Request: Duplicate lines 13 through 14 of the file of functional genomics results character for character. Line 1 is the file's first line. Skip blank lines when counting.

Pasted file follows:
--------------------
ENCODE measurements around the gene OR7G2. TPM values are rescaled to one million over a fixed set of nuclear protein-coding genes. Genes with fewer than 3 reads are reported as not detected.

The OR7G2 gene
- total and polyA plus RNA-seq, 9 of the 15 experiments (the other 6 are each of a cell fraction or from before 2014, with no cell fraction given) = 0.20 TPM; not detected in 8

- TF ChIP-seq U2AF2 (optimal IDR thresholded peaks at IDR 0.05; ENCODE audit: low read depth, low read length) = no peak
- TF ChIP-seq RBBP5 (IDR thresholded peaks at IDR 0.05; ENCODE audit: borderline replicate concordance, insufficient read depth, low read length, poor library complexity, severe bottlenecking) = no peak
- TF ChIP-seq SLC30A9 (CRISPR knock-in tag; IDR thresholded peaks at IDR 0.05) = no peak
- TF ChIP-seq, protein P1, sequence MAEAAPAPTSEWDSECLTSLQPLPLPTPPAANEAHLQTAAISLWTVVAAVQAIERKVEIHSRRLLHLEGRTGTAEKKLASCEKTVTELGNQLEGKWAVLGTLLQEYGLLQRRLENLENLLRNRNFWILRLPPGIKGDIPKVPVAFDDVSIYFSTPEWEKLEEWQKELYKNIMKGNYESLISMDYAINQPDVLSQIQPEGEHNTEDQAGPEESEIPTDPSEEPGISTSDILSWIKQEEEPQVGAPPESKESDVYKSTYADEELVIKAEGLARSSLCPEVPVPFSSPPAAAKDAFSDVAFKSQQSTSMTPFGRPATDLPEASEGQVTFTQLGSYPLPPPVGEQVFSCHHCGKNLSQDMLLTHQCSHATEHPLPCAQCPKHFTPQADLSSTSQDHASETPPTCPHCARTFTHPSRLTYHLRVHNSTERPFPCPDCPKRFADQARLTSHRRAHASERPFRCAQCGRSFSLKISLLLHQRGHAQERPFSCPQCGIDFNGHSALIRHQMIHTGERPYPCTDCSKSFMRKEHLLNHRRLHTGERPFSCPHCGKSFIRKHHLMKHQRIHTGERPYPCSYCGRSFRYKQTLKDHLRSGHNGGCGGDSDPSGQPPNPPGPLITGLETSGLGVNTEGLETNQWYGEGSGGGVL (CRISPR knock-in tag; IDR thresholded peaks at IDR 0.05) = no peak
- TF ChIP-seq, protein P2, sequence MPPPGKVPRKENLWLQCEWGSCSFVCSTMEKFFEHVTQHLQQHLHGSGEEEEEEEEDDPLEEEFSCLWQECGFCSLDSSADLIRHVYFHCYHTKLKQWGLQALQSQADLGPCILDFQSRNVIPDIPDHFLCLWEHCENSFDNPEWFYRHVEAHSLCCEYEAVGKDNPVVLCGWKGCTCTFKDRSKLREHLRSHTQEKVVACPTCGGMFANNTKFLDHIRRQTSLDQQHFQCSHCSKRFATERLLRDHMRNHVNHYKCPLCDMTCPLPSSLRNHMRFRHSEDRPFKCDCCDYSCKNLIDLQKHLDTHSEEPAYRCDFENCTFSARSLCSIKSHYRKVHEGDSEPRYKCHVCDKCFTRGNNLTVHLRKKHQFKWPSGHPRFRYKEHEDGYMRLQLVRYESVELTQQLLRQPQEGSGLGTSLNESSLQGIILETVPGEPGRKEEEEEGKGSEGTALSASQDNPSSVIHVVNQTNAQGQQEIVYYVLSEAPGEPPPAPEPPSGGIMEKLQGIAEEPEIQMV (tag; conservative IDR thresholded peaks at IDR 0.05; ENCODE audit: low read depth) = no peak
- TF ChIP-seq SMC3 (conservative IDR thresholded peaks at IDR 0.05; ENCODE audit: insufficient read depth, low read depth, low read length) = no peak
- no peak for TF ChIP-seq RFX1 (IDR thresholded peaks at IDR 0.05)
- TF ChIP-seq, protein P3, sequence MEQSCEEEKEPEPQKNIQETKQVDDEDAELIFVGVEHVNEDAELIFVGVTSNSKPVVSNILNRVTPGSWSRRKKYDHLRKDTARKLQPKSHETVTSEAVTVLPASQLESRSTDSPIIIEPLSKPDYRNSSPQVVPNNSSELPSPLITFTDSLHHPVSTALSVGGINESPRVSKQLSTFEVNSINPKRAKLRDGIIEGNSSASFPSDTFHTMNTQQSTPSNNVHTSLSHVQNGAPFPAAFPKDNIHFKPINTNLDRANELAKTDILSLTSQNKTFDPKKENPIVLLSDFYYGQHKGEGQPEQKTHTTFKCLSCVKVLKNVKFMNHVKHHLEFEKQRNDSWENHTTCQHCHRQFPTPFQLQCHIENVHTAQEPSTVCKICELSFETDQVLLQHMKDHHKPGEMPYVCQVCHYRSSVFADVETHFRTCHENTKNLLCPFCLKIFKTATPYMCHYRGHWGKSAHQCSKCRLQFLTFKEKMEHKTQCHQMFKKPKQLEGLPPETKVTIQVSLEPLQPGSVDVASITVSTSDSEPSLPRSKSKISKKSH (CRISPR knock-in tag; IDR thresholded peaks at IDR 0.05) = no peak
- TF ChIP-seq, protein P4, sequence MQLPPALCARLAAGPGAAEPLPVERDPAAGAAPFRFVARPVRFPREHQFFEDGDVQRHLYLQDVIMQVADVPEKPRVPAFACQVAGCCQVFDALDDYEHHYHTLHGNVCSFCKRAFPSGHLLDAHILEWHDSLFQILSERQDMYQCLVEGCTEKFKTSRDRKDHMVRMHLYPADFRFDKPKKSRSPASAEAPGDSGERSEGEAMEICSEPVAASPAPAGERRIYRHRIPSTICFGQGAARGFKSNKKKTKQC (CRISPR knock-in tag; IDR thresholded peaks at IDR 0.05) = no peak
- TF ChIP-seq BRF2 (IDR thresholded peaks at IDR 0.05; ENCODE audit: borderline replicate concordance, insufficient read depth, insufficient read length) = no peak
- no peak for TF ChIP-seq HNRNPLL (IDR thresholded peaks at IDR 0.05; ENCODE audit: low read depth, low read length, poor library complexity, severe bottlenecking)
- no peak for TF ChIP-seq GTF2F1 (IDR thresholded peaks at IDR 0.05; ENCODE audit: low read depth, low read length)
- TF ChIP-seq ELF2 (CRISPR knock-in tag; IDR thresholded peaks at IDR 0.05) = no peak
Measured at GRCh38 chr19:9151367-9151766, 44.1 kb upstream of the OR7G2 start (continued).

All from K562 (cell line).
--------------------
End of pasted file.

- TF ChIP-seq BRF2 (IDR thresholded peaks at IDR 0.05; ENCODE audit: borderline replicate concordance, insufficient read depth, insufficient read length) = no peak
- no peak for TF ChIP-seq HNRNPLL (IDR thresholded peaks at IDR 0.05; ENCODE audit: low read depth, low read length, poor library complexity, severe bottlenecking)